Coonhound Lingo

On this site, we are united in our affection and admiration for purebred dogs, but there are subcultures within our “dog culture,” and one of them is the world of Coonhound tracking and hunting.  Any niche has its own “lingo,” (if you are a trainspotter, for example, you’ll know what “basher” means), and the Coonhound world is no different.

A “rainbow kennel” may suggest something very different to a one-breed owner, but for the Coonhound hunter who has all seven Coonhound breeds (can you name them?), it’s a reference to his dogs which include an American English Coonhound, a Black and Tan Coonhound, a Bluetick Coonhound, a Redbone Coonhound, a Treeing Walker Coonhound, a Plott, and American Leopard hound

In a Coonhound forum, we came across this question (which was more a complaint): “I have a female walker and was wandering if anybody has a tip they would share on how to get her to stop slick treeing?”

Slick Treeing?

A “slick tree” is a tree with no raccoon or possum in it (also known as a “broom handle”). Sometimes, a hound “slick trees” because he’s really excited and trees too quickly. Sometimes, a hound is actually treeing a field mouse that has scampered up a tree, or they’re following a strong-smelling flying squirrel, and not a raccoon. When a dog spends a lot of time going up an empty tree, it wastes the hunter’s time, and needless to day, hunters take a dim view of it.

“Blue dawgin,” also known as “blueticking,” harkens back to when old strains of Bluetick Coonhounds were famous for being cold-nosed tracking dogs that could track game under the worst of conditions. They ran a track – nose to ground – smelling and scenting, and thus worked at a slow pace.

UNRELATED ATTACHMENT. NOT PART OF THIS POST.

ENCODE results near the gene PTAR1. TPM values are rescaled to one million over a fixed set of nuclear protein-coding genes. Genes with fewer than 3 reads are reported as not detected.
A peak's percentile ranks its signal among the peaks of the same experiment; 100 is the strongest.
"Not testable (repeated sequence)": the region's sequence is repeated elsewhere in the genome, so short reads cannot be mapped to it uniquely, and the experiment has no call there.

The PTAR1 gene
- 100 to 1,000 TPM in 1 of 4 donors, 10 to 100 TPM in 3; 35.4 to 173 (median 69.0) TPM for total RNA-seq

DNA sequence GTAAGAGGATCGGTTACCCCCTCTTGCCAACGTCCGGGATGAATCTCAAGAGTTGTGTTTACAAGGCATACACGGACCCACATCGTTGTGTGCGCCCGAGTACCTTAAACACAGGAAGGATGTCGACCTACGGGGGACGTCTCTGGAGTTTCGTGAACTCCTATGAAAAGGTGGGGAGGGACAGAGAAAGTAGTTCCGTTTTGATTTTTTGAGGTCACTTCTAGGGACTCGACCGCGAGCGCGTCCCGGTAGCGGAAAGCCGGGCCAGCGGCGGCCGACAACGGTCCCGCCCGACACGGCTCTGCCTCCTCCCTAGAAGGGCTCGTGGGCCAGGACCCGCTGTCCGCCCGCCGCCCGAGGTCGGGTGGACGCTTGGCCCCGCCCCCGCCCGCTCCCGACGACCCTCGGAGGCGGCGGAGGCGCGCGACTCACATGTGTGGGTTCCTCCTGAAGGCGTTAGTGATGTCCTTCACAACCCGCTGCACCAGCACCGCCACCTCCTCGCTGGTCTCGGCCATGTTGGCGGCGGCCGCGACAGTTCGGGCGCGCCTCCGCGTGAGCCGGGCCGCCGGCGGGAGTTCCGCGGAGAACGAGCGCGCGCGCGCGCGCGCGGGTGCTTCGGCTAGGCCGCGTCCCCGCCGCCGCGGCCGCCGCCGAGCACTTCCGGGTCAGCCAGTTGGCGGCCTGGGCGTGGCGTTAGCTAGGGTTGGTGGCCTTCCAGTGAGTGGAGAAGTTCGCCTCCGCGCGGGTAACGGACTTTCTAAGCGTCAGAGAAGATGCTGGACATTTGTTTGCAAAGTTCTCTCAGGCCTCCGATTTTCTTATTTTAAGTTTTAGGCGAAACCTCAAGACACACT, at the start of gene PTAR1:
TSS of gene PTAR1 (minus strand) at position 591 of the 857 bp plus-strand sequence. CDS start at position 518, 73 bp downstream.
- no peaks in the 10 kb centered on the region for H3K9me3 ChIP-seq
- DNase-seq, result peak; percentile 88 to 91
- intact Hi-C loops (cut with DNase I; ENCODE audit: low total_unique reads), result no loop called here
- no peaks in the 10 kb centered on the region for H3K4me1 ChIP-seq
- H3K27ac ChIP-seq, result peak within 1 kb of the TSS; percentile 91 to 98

Needless to say, there are far more terms than is presented here, but we wanted to give you a hint of how different this world can be from our own if we show dogs, compete in agility, herd sheep, or weight pull.

Image: “Hound Dog” by Sarah Batalka is available as wall art, life style items and home decor here.

 

22 thoughts on “Coonhound Lingo”

  1. breeds are; Bluetick, Treeing Walker, Black and Tan, Redbone, English, Plott and American Leopard hound.
    the Redtick is in the English breed

  2. “dog leaves like he is late for work” means he goes hunting very fast and every time!

  3. “Slobbermouth treedog” means the dog barks extremely hard and fast up the tree at the end of the chase.

    • What a wonderfully descriptive term, 2ol2hunt! Thank you for sharing it!

  4. “two looking down” This is the opposite of the slick or empty tree. It means there are a set of coon eyes looking down at you when you get to the tree.

  5. Gomming a track, standing on their head, or wallering is when a hound can’t move the track out of a small area. Barking incessantly but not going anywhere. This is one of the worst traits a hound can have so there are lots of terms for it. Add, “couldn’t trail their way out of a cardboard box” or blueticking or even boo hoo-ing to this list.